With regards to ‘naturalism’ as a philosophical and scientific outlook rather than the literary and artistic movement proffered by Zola, the doctrine of ‘naturalism’ is characterised by a refusal to idealise experience and by the belief that everything is composed of natural, physical entities. In this respect, proponents of ‘naturalism’ reject spiritual, supernatural or teleological explanations.

Naturalism is closely tied to materialism and the development of ‘mainstream’ scientific methodology and authority. For example, Darwin’s theory of evolution had a big impact on the advancement of scientific naturalism and by the end of the nineteenth-century, naturalist philosophies began to dominate where idealism had hitherto reigned unchallenged. Naturalism’s ranks included figures such as, H. Spencer, J. Tyndall and T. H. Huxley.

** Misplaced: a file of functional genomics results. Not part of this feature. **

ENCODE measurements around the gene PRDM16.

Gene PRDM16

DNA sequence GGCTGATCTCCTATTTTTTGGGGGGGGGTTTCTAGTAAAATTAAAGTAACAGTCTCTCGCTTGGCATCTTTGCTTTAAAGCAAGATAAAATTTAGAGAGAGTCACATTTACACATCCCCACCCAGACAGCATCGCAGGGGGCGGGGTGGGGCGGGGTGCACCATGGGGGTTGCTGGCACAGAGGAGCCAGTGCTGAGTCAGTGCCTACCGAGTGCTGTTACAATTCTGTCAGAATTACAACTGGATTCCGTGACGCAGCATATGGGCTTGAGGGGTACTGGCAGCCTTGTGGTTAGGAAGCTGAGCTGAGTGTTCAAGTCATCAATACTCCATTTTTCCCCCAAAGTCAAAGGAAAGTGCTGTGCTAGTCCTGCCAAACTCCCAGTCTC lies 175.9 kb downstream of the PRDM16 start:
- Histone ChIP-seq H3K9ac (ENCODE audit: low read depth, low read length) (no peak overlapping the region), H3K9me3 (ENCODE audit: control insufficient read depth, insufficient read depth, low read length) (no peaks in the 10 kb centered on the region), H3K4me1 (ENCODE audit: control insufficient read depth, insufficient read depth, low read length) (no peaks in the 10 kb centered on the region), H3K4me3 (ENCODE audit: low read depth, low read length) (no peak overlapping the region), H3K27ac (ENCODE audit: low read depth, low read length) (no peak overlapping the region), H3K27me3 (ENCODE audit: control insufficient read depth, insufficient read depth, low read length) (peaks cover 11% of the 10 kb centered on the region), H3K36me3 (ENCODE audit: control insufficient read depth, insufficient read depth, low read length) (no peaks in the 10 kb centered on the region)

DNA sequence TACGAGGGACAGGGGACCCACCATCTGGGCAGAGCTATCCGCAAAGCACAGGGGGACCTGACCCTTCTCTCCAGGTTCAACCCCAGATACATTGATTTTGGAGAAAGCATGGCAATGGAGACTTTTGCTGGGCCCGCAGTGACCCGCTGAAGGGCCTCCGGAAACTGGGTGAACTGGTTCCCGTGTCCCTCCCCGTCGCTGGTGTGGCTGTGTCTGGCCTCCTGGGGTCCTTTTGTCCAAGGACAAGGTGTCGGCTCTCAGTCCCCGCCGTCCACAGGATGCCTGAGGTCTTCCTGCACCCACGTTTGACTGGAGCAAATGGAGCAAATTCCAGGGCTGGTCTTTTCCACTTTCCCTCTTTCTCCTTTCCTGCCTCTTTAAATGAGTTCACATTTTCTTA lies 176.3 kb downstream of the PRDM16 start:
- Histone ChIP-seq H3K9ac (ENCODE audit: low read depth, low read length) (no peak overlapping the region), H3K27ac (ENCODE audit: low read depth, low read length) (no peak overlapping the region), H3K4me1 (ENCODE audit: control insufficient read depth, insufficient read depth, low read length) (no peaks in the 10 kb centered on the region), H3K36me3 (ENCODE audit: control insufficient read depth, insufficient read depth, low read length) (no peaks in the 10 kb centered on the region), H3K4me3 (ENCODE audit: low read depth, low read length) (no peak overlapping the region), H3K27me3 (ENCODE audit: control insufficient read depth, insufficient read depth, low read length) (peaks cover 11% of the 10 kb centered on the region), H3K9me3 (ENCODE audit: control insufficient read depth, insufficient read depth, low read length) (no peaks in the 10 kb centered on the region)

Robert Audi argues that philosophy in the twentieth-century was primarily anti-naturalist. For example, both phenomenology and analytic philosophy united in a rejection of psychologism, a strand of naturalism on which empirical discoveries about mental process are crucial for understanding the nature of knowledge, language, and logic.

T. Honderich, The Oxford companion to philosophy (Oxford, 2005), pp.604-6.

R. Audi, The Cambridge Dictionary of Philosophy (Cambridge, 2015), pp.517-8.